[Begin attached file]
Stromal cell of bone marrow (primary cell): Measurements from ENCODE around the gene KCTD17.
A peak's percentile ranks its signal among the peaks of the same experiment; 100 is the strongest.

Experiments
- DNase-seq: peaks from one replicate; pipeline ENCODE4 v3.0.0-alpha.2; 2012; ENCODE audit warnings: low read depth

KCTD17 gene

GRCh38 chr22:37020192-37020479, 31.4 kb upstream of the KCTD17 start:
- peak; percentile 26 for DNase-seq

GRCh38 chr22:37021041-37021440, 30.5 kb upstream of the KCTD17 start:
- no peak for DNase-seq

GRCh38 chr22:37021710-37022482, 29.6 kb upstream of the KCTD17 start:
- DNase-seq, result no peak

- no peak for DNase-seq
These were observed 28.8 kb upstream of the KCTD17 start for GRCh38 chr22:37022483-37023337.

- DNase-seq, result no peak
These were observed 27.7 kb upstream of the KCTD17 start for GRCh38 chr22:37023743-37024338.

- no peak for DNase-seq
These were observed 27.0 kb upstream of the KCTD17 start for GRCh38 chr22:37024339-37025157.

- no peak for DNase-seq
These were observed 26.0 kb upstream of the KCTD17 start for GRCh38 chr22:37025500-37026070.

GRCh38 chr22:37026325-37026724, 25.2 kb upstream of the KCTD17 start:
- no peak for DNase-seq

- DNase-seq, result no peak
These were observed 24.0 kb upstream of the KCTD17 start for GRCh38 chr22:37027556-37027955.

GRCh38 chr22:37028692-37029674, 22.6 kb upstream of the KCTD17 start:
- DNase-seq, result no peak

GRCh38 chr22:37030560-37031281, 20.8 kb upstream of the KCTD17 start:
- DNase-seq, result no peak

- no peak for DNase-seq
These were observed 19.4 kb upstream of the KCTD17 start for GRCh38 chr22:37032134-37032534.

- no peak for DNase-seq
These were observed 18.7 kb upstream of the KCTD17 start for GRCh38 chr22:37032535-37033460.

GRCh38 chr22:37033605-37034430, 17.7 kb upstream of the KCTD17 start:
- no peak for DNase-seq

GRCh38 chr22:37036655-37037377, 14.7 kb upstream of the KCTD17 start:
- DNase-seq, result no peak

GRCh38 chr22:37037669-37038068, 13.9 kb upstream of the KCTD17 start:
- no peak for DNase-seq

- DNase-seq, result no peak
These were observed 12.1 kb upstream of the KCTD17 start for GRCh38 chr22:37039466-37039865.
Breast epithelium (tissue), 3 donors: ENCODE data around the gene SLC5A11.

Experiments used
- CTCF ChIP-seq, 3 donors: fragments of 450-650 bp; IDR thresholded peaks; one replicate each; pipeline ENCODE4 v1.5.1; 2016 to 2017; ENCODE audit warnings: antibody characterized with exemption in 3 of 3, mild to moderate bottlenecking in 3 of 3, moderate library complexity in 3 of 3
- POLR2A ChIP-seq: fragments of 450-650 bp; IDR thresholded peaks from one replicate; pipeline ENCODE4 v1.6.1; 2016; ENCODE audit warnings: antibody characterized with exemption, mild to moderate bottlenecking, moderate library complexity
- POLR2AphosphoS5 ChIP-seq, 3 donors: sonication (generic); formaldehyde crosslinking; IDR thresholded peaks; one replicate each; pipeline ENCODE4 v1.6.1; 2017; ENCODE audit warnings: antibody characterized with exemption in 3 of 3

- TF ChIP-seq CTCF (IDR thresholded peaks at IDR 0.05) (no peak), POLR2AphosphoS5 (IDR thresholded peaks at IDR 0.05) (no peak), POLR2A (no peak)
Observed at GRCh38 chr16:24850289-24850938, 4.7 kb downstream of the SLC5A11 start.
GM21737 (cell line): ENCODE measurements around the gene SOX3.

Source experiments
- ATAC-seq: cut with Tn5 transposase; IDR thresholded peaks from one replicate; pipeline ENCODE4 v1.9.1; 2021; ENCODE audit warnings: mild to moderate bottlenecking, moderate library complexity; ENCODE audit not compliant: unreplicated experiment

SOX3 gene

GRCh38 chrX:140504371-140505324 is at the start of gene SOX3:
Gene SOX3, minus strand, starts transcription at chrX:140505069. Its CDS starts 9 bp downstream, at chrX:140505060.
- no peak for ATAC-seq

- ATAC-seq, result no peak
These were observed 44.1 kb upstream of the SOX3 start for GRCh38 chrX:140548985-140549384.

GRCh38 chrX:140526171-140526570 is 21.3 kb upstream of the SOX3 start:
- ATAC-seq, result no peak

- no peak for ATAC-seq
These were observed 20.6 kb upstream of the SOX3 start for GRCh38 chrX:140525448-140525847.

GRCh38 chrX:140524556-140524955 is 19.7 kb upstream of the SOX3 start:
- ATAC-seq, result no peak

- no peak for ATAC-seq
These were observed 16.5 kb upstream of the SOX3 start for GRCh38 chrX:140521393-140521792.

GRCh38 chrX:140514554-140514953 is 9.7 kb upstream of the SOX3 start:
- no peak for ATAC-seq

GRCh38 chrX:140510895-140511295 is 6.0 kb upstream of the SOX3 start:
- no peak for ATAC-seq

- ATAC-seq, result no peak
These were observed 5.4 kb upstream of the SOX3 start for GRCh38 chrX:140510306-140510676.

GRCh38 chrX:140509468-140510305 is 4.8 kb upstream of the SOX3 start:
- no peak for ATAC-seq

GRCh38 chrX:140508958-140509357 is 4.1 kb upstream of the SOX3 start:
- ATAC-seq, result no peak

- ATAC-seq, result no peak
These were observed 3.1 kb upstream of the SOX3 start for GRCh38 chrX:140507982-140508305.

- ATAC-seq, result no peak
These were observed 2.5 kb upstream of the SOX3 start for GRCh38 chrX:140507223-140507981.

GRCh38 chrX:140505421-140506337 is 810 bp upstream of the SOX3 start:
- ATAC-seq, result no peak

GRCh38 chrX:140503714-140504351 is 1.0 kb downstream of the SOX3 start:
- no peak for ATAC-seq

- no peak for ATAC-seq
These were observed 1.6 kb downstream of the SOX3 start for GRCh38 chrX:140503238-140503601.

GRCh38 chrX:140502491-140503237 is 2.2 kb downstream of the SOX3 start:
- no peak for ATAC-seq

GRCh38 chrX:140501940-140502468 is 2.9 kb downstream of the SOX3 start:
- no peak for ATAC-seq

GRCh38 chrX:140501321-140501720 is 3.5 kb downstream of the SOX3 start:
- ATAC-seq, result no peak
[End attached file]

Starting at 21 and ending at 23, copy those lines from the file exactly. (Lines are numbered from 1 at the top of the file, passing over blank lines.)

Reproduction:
- no peak for DNase-seq

- DNase-seq, result no peak
These were observed 24.0 kb upstream of the KCTD17 start for GRCh38 chr22:37027556-37027955.